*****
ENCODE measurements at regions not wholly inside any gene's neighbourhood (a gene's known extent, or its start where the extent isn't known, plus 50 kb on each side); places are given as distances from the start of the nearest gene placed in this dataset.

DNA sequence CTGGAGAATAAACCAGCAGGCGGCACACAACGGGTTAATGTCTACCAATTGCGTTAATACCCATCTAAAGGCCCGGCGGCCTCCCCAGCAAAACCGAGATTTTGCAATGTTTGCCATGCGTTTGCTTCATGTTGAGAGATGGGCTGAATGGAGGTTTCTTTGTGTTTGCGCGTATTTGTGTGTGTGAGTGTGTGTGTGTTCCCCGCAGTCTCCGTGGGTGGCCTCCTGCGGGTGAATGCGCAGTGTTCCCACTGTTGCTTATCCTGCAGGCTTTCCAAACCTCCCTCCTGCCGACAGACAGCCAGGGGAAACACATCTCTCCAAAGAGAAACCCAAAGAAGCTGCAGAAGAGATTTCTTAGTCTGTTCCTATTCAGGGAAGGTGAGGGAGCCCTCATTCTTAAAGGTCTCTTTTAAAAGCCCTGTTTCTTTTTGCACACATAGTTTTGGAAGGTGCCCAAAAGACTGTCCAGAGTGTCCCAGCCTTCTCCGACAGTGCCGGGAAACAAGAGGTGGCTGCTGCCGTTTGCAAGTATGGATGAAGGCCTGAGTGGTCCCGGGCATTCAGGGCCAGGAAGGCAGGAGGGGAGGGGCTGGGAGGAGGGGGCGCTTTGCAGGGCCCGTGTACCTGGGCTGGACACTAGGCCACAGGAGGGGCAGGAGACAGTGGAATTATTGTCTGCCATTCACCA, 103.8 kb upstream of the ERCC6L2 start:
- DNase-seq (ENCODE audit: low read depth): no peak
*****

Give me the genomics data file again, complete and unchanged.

ENCODE measurements at regions not wholly inside any gene's neighbourhood (a gene's known extent, or its start where the extent isn't known, plus 50 kb on each side); places are given as distances from the start of the nearest gene placed in this dataset.

DNA sequence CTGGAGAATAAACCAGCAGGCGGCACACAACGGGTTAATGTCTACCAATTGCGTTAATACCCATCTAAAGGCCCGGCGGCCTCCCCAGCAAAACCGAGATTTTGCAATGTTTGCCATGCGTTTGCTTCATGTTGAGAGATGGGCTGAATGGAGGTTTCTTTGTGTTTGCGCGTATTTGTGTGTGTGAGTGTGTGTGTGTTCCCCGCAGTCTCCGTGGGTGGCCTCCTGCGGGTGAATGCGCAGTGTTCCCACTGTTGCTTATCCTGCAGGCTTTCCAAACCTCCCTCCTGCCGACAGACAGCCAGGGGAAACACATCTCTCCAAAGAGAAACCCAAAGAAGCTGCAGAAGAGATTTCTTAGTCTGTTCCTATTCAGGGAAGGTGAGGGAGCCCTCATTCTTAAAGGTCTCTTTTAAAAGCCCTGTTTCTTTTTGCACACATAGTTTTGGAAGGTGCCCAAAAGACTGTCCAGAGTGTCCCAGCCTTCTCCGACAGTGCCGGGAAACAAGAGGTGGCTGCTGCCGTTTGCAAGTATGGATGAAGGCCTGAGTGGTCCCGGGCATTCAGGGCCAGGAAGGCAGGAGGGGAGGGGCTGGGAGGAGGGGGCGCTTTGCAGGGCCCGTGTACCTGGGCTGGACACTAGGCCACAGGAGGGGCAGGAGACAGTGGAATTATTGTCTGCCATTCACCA, 103.8 kb upstream of the ERCC6L2 start:
- DNase-seq (ENCODE audit: low read depth): no peak